I want to thank all of you for your prayers, messages and kindnesses over the last few weeks regarding Tess. It has been a busy few weeks for them. Hospice nurses came home with Tess for the first week to help with the administering of the antibiotics she needed and to help her get around as she gained strength.
Sharon, Johnny’s daughter, found a place near her for Tess and Johnny to move to. Within a week of being in the hospital, they had moved. But as nice as Sharon’s area is, it didn’t have the friends that Tess and Johnny have spent the last 20 years with. They wanted to be in their own home and with their friends, so back to Bowling Green they went. Their neighbors are keeping an eye on them and helping them out with whatever needs doing. A nurse comes by periodically to check on Tess and her condition. She is having problems with swelling in her legs that the doctors are trying to address.
Daniel and Charles hope to go down and visit her next month.
First, none of these things have to do with one another, but they are all on my mind. And rather than write three short posts, I thought I would put it all here.
The number one news is that Tess is much improved and will be going home tomorrow with 24/7 care (a combo of hospice and nurses aides). Her brother, Paul, and sister-in-law, Faye, are down visiting right now. Her niece and daugther are trying to work out a visit next week. We are so excited that she gets to go home tomorrow. And so grateful since last week, we didn’t think she would be leaving the hospital alive.
The second news story is the incoming storm. The weather people are really uncertain about this one. Predictions for us range from 7″ to 18″. I predict that on Sunday morning, we will know how much snow we have received!
Lastly, I am not sure if you are aware, but we are experiencing an Eggo Waffle shortage. Flooding at an Atlanta bakery during heavy rains in October forced Kellogg, which makes Eggo products, to shut down production temporarily, said company spokesman Kris Charles. Plus, equipment at Kellogg’s largest waffle facility, based in Rossville, Tenn., needs extensive repairs.
Food Lion ran out first, then last month, Sam’s ran out of Eggos. This morning, Jack ate the last Eggos in the house. This shortage gives a whole new meaning to the term “Leggo my Eggo!!” What I have read indicates that the shortage may last until mid-2010…I may actually have to …GASP… invest in a waffle maker!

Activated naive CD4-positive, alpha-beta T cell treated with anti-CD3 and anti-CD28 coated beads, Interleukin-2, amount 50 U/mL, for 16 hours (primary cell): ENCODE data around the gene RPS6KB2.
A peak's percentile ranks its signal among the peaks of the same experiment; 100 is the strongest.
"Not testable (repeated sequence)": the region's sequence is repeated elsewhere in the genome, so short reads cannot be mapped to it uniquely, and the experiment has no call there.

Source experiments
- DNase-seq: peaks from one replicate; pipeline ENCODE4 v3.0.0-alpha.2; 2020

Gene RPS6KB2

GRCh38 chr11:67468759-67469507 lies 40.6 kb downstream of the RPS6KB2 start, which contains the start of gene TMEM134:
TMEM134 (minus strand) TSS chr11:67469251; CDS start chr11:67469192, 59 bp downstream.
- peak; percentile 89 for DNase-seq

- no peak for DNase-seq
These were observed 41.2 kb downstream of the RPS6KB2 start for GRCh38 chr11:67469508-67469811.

What I didn’t include in my last post (which was supposed to publish yesterday, but I hit the wrong button) was how we got to this spot with Tess.
Dr. Franco is Tess’ oncologist. He told her at some time in the past that chemo was not an option for her. Her age, the three major surgeries she has undergone the last two years and the fact that she only has one functioning kidney (and due to her age, it is only functioning at 50% or less). So he sent her to a surgeon who might be able to help. That surgeon, Dr. T, was the one who took care of the previously mentioned surgeries. Dr. T. looked at the CAT scan and told Tess that because the liposarcoma was located on her liver he could not operate.
Dr. T. then made a referral to another surgeon at a cutting edge institute. The referral was to see if there was anything new that he wasn’t aware of. The note he put on the file was ‘Research.’ Well apparently, the surgeon didn’t read the file. He walked into the room, asked Tess why she was there. She told him about her tumor (not really understanding the research bit probably) and he told her he couldn’t operate on her and sent her to an oncologist. This surgeon dropped the ball as far as we are concerned. She went to this oncologist…no idea whether this person paid any attention to the file and why Tess was there or not. Our feeling is that the oncologist probably thought that Tess, like many, was looking for the glimmer of hope (we were told that chemo had a 15%-20% chance of helping).
So that’s how we ended up with Tess in the hospital fighting for her life against infections that she shouldn’t have been vulnerable to. We are glad it turned out as well as it did.
Again, this is just a bit more information that may help you in a similar situation.